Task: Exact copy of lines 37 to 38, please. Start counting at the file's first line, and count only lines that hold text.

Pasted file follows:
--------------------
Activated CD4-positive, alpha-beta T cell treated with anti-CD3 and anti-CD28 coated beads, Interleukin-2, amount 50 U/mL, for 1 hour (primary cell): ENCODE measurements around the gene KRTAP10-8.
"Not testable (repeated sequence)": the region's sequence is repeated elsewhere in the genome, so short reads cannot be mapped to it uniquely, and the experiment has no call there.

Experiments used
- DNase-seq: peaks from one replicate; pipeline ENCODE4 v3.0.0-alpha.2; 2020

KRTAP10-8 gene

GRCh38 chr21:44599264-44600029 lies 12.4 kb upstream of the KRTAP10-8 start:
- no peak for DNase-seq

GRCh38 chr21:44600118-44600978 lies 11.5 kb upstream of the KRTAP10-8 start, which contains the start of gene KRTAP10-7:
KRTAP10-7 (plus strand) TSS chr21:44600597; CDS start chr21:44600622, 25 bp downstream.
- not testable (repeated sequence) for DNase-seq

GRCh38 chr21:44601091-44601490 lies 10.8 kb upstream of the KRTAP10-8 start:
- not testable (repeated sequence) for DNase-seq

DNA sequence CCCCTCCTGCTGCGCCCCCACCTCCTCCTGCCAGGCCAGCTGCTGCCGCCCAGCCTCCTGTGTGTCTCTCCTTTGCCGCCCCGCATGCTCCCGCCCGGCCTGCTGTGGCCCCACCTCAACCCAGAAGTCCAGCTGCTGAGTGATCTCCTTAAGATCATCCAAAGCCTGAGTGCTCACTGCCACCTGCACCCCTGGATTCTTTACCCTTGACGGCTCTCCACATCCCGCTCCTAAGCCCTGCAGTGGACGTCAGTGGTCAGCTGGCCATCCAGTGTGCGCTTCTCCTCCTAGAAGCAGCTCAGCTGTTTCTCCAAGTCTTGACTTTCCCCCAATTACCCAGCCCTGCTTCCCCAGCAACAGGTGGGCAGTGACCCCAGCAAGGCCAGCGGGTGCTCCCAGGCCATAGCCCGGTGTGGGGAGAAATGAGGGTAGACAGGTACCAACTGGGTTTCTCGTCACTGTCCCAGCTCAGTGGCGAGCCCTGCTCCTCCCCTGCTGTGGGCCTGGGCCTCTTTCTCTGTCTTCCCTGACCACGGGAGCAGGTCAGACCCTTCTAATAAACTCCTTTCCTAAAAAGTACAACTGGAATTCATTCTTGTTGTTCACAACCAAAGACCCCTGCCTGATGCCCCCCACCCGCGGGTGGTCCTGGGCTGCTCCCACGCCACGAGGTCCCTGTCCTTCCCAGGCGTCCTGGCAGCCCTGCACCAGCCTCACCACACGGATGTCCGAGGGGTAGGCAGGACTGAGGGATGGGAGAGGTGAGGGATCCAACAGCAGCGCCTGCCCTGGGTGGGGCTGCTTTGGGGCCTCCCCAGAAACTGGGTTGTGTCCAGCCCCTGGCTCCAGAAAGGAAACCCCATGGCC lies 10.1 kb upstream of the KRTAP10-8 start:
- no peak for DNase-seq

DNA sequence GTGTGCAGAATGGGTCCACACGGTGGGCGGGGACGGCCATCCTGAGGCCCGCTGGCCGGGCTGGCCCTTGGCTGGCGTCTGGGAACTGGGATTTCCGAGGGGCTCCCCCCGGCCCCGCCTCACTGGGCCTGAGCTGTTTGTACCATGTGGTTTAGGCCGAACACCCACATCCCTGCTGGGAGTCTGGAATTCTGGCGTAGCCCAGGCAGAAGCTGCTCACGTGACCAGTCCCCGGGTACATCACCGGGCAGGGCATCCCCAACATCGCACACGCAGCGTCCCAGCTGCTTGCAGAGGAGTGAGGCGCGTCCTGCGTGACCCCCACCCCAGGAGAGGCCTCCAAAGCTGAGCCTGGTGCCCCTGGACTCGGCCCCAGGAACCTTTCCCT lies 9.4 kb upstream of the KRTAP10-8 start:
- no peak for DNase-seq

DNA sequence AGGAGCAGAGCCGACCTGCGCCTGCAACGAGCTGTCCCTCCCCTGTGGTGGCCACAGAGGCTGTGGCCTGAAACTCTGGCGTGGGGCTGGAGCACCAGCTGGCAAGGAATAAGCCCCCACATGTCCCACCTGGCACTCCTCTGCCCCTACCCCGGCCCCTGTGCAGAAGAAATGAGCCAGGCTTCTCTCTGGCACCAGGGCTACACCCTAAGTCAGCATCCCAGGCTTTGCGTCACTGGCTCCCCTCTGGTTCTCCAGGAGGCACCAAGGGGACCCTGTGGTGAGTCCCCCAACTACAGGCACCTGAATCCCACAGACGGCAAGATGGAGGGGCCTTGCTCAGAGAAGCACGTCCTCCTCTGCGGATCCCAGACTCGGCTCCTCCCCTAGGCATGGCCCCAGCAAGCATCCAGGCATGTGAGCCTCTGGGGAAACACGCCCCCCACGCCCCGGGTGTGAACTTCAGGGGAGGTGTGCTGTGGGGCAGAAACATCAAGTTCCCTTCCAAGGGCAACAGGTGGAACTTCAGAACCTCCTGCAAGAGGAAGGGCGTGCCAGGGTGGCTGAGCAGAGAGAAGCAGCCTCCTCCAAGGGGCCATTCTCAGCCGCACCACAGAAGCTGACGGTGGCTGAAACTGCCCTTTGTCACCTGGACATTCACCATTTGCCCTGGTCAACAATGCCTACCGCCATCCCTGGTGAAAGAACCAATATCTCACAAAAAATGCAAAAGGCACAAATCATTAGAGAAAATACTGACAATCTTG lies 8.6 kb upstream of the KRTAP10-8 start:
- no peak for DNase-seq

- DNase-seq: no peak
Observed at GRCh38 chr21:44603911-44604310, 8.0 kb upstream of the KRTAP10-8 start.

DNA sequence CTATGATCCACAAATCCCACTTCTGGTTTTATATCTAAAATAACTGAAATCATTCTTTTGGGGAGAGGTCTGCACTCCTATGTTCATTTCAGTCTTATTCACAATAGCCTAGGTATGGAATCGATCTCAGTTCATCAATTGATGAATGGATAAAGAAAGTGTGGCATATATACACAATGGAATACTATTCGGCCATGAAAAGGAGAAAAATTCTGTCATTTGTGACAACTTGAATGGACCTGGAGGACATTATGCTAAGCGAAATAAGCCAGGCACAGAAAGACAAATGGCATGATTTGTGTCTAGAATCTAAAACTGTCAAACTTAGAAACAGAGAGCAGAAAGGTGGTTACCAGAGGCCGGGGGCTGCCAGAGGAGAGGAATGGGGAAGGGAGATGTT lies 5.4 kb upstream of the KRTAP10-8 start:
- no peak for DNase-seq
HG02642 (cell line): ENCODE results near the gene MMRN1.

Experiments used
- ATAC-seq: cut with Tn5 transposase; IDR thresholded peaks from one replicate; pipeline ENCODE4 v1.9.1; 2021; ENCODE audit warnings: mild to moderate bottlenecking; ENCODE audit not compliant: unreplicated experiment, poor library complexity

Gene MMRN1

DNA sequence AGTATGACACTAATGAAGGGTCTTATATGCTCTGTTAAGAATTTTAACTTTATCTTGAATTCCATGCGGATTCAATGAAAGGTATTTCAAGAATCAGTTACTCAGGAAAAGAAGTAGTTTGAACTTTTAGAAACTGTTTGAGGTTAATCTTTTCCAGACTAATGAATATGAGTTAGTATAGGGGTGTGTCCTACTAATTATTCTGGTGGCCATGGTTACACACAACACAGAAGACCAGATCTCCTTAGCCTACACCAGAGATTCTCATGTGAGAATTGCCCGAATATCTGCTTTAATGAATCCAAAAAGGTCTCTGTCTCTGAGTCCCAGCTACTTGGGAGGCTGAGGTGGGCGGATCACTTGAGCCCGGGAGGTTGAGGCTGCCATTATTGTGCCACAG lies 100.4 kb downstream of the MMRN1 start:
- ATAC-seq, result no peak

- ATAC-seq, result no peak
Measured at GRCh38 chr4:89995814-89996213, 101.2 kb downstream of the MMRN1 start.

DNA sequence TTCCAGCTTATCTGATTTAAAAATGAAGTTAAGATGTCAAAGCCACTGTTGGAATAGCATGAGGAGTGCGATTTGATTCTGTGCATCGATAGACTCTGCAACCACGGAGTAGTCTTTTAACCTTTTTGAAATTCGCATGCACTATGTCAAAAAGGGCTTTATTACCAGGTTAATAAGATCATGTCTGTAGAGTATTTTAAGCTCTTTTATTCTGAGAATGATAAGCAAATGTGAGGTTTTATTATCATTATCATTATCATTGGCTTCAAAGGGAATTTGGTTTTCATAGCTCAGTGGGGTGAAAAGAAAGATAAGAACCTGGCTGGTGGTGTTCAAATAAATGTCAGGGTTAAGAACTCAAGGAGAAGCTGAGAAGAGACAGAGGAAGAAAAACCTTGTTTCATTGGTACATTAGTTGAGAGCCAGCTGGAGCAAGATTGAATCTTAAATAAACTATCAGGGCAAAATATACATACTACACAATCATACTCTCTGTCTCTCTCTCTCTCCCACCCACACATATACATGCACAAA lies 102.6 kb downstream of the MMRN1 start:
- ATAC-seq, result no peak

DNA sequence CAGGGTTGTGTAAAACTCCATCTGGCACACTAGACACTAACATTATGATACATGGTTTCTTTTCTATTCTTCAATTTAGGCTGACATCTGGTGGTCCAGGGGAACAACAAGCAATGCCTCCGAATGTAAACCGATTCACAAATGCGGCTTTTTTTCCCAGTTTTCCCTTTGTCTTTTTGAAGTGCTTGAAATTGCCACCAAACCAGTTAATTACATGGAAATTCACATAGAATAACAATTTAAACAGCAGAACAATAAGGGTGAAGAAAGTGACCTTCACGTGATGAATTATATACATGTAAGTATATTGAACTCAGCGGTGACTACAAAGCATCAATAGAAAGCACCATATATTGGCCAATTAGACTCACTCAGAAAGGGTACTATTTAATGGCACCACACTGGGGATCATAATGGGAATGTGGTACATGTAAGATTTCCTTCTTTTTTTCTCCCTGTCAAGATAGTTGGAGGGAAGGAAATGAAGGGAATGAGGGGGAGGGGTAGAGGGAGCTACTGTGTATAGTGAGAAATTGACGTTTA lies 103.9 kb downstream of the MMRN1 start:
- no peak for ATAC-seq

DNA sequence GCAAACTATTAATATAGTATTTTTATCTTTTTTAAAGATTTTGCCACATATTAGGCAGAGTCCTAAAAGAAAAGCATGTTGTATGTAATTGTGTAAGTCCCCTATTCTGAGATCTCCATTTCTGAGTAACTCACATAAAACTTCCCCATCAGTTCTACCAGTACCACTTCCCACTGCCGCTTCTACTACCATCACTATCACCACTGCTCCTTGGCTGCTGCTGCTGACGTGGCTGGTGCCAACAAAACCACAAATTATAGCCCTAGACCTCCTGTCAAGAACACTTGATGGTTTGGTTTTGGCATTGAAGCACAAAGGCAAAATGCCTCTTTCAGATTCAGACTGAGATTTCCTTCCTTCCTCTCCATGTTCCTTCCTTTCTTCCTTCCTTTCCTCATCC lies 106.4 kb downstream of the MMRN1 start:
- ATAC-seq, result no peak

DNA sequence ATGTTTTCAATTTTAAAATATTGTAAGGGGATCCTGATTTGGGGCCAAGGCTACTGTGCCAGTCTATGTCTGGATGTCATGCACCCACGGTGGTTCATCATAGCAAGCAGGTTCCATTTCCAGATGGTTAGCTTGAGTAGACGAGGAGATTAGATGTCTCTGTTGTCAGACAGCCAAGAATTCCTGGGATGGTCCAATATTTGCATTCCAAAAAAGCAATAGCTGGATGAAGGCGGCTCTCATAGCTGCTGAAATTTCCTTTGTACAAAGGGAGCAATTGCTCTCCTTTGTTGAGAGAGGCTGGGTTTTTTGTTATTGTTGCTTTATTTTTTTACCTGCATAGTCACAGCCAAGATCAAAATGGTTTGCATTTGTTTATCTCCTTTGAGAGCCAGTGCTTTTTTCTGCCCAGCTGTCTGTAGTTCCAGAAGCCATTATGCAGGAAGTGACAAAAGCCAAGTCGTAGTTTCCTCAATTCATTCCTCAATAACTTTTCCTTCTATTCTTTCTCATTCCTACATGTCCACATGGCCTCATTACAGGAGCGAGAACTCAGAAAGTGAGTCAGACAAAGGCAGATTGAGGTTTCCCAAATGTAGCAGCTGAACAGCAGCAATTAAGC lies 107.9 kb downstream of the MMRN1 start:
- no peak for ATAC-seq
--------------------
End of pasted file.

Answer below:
DNA sequence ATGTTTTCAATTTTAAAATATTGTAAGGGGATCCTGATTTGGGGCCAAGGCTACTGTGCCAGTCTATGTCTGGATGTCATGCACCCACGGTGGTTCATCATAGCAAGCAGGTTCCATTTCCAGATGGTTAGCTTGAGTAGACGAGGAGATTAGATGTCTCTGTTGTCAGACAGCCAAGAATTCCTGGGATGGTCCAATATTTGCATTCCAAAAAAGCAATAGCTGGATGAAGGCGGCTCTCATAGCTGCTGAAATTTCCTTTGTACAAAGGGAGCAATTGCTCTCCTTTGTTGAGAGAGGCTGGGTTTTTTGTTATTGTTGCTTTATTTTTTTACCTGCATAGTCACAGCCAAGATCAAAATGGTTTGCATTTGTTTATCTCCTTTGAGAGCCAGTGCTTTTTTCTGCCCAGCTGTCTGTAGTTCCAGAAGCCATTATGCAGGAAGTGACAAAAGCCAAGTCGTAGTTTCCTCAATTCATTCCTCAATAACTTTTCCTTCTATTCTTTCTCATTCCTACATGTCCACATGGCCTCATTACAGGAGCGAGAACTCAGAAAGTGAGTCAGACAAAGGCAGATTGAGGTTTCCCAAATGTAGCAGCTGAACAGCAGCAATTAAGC lies 107.9 kb downstream of the MMRN1 start:
- no peak for ATAC-seq